Aloe prinslooi I.Verd. & D.S.Hardy
This species is endemic to the Tugela River Valley between Ladysmith and Muden in KwaZulu-Natal, South Africa. It occurs in dry, tall grassland and open woodland in transition communities between savanna and valley bushveld.
Aloe prinslooi is a succulent plant that forms stemless rosettes of light green leaves with white oblong spots, denser on the upper surface, sometimes arranged in transverse bands. The rosettes grow up to 10 inches (25 cm) tall, usually solitary or sometimes in small groups. Leaves are biconvex to slightly channeled, up to 8 inches (20 cm) long, and up to 3.2 inches (8 cm) wide. The marginal teeth are about 0.15 inches (0.4 cm) long. Flowers are up to 1.2 inches (3 cm) long, greenish-white becoming tinged with pink and appear in very dense, almost spherical racemes on up to 2 feet (60 cm) tall, 2- to 5-branched inflorescence from late winter to spring.
A. prinslooi is easily confused with other Maculate Aloes (Aloe dewetii, Aloe maculata, Aloe mudenensis, Aloe parvibracteata, Aloe pruinosa, Aloe suffulta, Aloe umfoloziensis, Aloe vanrooyenii, and Aloe viridiana). However, it can be distinguished by its flowers that lack the distinctive globose basal swelling typical of the Maculate Aloes.
The specific epithet "prinslooi (PRINS-loo-ee)" honors Gerry J. Prinsloo, a South African grower of Aloes who discovered this species.
How to Grow and Care for Aloe prinslooi
Light: When growing A. prinslooi indoors, place your plant near a window that gets plenty of bright indirect light. Rotate the pot once or twice a week so that all sides of the plant receive equal lighting. Outdoors provide light shade, especially during the hottest parts of the day.
Soil: Plant A. prinslooi in a well-drained soil mix specially formulated for succulents or make your own. Drainage is essential because too much moisture around roots can cause root rot.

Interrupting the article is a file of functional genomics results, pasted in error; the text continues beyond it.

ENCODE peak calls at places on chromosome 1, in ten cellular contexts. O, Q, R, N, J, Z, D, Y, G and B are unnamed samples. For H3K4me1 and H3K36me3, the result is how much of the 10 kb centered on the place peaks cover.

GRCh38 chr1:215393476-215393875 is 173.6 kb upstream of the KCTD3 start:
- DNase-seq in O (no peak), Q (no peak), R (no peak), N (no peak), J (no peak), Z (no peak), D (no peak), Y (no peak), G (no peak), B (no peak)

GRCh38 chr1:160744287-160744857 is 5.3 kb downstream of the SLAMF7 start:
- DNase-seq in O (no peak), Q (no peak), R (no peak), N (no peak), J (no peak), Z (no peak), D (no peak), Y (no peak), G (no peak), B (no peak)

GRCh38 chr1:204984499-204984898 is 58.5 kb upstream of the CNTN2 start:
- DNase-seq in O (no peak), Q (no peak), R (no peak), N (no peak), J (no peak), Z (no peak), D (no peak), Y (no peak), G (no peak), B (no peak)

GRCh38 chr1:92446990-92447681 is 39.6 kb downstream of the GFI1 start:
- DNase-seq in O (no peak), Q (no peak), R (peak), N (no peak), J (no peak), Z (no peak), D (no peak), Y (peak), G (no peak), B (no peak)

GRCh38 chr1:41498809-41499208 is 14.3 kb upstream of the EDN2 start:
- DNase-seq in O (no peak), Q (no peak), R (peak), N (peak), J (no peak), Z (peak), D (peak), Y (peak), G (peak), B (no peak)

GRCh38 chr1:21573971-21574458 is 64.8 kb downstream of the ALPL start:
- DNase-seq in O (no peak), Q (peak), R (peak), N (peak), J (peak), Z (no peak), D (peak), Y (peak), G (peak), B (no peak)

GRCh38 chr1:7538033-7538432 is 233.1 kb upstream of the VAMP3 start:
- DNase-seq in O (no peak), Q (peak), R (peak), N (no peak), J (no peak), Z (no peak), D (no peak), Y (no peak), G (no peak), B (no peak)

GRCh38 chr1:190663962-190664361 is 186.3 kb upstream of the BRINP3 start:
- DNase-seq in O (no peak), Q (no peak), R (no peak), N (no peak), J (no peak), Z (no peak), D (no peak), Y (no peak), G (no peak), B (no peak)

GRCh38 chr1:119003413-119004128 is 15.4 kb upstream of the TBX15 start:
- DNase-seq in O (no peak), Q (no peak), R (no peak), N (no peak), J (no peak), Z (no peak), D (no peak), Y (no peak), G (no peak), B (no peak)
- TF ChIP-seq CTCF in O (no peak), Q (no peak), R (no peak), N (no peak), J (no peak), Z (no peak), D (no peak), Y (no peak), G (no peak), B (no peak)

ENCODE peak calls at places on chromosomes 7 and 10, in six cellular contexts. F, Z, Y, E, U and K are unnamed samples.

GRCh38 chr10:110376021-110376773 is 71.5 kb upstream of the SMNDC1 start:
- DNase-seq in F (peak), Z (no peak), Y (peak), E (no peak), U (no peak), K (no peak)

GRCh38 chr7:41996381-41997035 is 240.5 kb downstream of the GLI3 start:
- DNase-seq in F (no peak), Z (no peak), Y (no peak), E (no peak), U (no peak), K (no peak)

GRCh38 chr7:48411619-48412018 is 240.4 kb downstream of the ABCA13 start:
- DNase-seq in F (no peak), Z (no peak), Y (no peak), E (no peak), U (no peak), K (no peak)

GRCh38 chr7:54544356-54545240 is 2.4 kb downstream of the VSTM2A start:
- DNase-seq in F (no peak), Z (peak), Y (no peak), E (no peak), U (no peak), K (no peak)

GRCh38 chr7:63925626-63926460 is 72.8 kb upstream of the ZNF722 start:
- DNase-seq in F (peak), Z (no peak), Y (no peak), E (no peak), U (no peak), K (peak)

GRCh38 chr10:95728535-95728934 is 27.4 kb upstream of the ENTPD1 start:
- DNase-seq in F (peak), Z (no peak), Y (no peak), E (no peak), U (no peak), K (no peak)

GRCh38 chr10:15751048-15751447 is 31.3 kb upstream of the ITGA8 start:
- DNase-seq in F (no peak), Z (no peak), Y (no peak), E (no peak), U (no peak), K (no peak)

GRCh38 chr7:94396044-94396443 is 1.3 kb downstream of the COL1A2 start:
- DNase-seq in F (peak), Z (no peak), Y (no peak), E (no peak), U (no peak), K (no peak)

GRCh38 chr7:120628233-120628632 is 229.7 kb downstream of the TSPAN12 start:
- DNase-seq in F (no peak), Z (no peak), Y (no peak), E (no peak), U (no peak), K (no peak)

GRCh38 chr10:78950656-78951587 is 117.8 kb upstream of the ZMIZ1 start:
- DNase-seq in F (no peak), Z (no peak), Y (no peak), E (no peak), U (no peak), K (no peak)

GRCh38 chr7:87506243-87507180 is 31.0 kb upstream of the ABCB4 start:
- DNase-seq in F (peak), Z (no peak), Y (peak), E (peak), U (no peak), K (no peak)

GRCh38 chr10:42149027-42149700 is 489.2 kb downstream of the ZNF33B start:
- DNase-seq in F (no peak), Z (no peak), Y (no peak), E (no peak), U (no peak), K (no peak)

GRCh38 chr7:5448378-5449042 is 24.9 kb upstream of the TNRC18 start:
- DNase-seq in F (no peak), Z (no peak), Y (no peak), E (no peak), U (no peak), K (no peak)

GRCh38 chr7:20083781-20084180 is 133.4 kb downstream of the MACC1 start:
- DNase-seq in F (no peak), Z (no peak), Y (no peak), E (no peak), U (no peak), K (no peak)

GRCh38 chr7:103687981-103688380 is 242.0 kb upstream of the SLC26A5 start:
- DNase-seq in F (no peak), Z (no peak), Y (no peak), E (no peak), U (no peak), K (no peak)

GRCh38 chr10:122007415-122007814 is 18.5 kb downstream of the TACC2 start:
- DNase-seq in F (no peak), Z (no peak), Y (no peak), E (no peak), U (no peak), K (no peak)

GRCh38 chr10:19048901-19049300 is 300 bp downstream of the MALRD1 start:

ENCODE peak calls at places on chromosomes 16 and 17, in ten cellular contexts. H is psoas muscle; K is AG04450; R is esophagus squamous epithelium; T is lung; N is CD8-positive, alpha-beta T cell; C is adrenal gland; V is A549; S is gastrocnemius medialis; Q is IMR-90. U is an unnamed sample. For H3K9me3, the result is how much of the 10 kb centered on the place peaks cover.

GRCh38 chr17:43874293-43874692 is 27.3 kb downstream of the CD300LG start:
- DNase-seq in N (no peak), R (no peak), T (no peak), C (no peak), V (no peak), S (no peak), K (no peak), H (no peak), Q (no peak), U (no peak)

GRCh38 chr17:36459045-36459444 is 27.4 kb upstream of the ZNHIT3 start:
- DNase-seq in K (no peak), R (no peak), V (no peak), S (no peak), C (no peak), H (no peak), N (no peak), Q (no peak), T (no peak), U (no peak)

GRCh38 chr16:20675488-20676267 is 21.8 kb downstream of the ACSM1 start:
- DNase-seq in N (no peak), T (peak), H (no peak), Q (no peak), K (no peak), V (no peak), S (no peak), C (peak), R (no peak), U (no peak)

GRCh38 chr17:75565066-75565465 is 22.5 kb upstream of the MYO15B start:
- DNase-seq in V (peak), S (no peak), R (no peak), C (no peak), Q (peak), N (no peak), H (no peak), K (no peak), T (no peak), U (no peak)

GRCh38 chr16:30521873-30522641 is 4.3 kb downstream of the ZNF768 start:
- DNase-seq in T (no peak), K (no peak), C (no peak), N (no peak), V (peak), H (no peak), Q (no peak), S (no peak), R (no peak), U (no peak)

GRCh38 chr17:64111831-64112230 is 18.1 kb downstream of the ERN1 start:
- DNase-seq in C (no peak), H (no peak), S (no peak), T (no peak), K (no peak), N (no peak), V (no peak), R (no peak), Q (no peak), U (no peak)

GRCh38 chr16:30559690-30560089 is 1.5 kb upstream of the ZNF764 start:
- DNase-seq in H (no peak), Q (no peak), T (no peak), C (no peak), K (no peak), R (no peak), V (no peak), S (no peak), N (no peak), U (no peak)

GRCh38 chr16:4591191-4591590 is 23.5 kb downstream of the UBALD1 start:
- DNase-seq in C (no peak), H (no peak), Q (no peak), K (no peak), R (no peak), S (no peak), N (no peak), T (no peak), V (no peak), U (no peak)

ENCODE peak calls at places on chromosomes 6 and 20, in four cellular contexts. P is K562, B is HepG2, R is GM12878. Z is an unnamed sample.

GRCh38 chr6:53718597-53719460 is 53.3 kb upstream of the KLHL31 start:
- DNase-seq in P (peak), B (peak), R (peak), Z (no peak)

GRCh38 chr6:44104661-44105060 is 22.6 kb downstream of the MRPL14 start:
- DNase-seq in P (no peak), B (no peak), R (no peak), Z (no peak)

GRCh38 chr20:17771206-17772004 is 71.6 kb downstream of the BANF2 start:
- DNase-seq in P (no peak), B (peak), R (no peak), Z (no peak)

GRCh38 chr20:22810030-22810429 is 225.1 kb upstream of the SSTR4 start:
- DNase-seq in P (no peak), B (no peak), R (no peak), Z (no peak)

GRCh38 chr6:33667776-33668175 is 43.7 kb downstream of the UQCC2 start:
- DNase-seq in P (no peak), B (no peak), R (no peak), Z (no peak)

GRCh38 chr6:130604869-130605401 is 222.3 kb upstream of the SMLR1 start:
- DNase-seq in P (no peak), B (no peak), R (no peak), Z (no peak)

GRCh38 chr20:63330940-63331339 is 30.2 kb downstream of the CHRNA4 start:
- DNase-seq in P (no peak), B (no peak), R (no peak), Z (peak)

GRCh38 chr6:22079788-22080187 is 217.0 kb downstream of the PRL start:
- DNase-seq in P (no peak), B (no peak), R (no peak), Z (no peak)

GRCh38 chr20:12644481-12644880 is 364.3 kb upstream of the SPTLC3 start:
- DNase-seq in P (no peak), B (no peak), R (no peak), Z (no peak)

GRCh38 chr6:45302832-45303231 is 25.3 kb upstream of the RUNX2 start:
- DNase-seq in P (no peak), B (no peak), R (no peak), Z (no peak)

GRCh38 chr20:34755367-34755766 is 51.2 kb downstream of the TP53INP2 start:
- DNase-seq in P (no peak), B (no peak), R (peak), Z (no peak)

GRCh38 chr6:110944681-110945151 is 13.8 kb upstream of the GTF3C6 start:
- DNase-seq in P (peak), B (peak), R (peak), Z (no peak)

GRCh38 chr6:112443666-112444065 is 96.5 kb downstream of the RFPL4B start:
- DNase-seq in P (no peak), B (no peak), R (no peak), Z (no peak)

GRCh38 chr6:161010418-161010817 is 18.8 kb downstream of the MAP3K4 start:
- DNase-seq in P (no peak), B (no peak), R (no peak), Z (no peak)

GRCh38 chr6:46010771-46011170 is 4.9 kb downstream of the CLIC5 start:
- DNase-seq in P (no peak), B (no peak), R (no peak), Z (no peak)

Hardiness: When temperatures shift below 50 °F (10 °C), it is time to bring your plant back inside. A. prinslooi can withstand temperatures as low as 25 to 50 °F (-3.9 to 10 °C), USDA hardiness zones 9b to 11b.
Watering: This succulent does need regular watering but is very tolerant of drought conditions for short periods. Water deeply, but only when the soil is dry. Cut back on watering during the winter months. Do not let water stand in the rosettes.
Fertilizing: A. prinslooi generally does not require fertilizer but may benefit from the extra nutrients. Feed with a fertilizer for succulents in spring and summer only. Be sure to follow label directions.
Repotting: This plant is not particularly fast-growing and will only rarely need repotting. Repot it in the spring in a container a few inches larger in diameter every few years to keep it from becoming rootbound.
Propagation: Propagating A. prinslooi can be done using the offsets, cuttings, or seeds from a mature plant. Remove offsets from the mother plant or take cuttings with a sharp knife in late spring or early summer. For best results, sow seeds during the warm months.
Learn more at How to Grow and Care for Aloe.
Toxicity of Aloe prinslooi
A. prinslooi is not listed as toxic for people and pets.
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